Page:Southern Historical Society Papers volume 33.djvu/78

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74 Southern Historical Society Papers.

treatment. Proper food and water was denied them. Several rods from the main prison were dungeons, each a little larger than an ordinary coffin, in which were confined Confederate soldiers who had been sentenced to death by drumhead courtmartials.

They were chained hand and foot, with additional iron ball, weighing sixty pounds chained to their ankles.


On the night of September 19, 1864, Captain Beall steered the Philo Parsons within distance to observe the signal when given for his attack on the Michigan. Anxiously he stood upon the deck of the Philo Parsons, looking for the signal rocket. But in vain he looked for an hour no signal. Yet he may still win, though the rocket's red glare failed to beckon him onward, and he bore on his course cautiously until the lights of the Michigan were seen making her length on the placid lake. Voices of men could be distinctly heard upon the Michigan's deck, and the contour of her fourteen guns could be seen in the moonlight. But at this critical moment a new danger beset him where least expected his men meeting. Lieutenant Burley and two others only stood by him. The re- mainder positively refused to go farther, alleging that the signal failed to appear as agreed upon, and that the enterprise must have been detected. Captain Beall, pleaded, argued and threatened in vain. Then he ordered them go to the cabin, and exacted their resolution to be reduced to writing as a vindication of himself and Lieutenant Burley and two men who were faithful to the last. This being ac- complished, he took possession of the document. There was no other alternative but to retreat and Captain Beall returned to Sand- wich, where the Philo Parsons was scuttled and sent adrift, the.Con- federates retiring to Canada. Captain Beall was of the opinion, had it not been for the mutiny at the critical moment of the advent- ure, he would have been successful in releasing the Confederate pris- oners on Johnson's Island.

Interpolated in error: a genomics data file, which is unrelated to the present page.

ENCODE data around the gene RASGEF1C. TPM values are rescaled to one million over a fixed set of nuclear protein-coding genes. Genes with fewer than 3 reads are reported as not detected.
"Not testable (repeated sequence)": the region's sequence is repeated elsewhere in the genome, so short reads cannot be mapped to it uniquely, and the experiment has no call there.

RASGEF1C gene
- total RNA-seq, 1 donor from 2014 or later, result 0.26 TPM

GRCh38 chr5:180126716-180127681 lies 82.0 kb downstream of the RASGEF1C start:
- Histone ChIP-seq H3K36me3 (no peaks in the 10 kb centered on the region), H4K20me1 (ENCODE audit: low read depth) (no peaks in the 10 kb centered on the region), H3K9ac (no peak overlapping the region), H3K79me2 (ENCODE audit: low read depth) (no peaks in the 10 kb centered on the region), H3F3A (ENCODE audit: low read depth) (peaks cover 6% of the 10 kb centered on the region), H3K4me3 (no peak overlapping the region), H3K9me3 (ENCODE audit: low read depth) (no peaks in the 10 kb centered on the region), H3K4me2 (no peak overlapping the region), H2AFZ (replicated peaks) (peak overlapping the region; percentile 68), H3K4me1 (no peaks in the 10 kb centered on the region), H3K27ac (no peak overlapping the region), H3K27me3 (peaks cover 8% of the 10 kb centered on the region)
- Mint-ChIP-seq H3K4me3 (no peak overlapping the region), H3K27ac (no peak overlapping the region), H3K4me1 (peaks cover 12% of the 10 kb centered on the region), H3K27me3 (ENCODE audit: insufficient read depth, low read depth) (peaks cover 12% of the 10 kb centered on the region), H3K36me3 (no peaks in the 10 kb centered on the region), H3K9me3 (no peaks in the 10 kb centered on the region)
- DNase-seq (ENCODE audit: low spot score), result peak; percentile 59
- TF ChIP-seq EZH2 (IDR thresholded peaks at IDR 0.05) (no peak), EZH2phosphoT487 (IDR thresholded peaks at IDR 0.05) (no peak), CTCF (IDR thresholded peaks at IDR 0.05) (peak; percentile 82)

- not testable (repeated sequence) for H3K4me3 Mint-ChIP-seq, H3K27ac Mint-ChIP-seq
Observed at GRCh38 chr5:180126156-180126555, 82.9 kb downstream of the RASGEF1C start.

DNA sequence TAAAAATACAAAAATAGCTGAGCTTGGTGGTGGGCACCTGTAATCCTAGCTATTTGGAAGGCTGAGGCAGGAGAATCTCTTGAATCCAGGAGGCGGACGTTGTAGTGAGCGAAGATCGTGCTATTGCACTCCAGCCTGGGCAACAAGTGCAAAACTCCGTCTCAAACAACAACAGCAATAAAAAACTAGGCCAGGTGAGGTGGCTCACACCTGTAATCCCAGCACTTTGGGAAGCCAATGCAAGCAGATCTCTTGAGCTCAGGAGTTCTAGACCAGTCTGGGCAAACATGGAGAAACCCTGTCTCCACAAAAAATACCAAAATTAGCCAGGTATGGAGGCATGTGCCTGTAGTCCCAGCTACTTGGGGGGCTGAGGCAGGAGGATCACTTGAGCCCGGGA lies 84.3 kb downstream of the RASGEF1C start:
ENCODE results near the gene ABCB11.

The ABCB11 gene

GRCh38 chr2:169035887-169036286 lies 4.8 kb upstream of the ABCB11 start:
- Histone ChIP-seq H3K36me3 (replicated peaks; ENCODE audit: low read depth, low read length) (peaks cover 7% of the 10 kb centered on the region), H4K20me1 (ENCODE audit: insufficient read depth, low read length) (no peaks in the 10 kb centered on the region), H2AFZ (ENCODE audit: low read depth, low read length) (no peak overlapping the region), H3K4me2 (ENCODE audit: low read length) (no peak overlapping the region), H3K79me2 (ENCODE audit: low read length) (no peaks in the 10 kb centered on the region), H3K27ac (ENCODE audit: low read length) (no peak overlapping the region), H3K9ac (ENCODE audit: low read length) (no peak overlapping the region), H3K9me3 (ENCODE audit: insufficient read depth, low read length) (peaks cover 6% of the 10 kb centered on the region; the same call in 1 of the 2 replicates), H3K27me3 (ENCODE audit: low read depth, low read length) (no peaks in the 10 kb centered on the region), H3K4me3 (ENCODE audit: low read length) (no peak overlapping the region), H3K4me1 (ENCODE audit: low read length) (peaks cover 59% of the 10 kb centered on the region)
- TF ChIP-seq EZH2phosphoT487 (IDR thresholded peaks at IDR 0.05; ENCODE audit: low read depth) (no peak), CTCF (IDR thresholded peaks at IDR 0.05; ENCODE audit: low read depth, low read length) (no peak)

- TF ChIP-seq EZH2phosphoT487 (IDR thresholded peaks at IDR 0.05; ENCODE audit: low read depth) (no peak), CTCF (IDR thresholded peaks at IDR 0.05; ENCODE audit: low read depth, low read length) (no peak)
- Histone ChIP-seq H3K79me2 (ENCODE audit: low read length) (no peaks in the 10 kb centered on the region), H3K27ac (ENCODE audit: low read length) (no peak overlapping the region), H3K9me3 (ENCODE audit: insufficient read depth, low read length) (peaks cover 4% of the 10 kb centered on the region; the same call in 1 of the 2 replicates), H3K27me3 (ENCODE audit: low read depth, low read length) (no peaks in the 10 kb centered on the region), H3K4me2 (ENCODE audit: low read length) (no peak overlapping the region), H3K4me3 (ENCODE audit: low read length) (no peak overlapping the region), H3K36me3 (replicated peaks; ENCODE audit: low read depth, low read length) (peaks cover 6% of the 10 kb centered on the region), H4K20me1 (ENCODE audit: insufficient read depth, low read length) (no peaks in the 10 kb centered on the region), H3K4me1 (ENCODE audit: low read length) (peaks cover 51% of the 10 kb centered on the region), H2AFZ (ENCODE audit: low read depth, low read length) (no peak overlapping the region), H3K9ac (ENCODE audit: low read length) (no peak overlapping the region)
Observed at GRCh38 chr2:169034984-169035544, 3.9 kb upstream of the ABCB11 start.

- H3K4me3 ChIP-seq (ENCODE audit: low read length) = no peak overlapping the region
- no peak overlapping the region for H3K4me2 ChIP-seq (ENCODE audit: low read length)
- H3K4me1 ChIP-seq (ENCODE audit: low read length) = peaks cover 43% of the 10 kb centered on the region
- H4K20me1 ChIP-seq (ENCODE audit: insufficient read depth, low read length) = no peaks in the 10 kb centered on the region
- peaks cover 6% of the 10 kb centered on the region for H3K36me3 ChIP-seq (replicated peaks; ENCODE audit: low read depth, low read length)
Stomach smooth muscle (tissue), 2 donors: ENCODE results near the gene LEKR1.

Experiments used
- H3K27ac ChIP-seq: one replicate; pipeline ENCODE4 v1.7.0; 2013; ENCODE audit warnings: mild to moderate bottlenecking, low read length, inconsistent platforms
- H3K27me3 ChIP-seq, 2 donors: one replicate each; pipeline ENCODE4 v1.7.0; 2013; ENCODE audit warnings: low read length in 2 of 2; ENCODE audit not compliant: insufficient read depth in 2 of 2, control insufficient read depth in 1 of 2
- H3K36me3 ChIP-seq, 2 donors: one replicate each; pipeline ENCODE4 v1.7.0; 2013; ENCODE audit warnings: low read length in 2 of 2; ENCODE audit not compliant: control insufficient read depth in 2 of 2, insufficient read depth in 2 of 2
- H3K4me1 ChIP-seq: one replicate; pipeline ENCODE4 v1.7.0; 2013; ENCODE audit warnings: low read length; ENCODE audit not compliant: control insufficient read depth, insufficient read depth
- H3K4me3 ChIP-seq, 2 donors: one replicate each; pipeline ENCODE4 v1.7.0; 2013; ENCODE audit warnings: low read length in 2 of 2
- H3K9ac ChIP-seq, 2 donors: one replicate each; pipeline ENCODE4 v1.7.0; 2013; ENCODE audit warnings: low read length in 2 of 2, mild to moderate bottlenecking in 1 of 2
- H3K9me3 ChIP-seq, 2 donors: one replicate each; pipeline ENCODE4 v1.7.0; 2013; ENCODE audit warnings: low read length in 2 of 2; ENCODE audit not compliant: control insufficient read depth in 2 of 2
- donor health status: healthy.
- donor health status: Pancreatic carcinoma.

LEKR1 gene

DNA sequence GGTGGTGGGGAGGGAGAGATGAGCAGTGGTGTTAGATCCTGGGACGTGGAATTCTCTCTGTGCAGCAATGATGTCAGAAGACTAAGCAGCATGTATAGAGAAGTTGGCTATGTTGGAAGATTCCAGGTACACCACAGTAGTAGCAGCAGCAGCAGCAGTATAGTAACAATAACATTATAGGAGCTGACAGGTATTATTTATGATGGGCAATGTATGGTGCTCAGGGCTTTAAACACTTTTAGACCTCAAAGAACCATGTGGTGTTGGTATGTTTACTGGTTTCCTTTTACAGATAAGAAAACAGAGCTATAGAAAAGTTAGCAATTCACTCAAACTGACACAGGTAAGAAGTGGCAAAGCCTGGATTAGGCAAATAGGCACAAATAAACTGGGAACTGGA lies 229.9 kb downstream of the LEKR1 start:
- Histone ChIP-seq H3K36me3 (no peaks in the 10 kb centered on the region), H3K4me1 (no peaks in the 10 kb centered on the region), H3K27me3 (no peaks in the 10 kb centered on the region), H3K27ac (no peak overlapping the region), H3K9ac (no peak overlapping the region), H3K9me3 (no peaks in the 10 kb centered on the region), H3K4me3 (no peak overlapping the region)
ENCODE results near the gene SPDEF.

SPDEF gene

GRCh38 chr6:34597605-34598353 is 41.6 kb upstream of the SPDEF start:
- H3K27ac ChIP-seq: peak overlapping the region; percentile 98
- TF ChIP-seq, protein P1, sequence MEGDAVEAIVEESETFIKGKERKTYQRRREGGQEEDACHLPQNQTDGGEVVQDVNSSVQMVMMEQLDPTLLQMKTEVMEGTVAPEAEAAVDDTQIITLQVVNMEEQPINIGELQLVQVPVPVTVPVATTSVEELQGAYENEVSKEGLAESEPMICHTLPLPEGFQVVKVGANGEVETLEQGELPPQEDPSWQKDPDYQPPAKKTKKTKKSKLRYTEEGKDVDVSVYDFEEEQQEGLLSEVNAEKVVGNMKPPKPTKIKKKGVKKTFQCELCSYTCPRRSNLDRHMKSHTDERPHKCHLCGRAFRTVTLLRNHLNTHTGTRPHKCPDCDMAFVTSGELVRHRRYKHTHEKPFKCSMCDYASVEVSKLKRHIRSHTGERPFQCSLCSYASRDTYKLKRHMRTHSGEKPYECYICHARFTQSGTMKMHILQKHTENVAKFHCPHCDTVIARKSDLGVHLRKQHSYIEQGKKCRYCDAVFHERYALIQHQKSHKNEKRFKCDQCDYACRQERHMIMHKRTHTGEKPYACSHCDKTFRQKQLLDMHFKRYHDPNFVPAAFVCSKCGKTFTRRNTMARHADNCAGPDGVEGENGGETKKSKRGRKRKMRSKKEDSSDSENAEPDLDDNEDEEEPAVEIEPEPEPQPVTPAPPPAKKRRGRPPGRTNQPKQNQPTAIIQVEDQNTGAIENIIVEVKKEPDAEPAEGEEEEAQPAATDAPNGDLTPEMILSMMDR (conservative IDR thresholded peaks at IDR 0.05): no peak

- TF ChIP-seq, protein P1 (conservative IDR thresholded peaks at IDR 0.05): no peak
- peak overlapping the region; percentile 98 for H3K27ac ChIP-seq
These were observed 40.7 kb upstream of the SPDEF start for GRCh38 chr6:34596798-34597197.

Whether Captain Beall was betrayed or the plot otherwise dis- covered, it has never been definitely ascertained. Captain Cole was arrested by the Federals on the afternoon of the day, when the proposed attack was to have been made. He was imprisoned at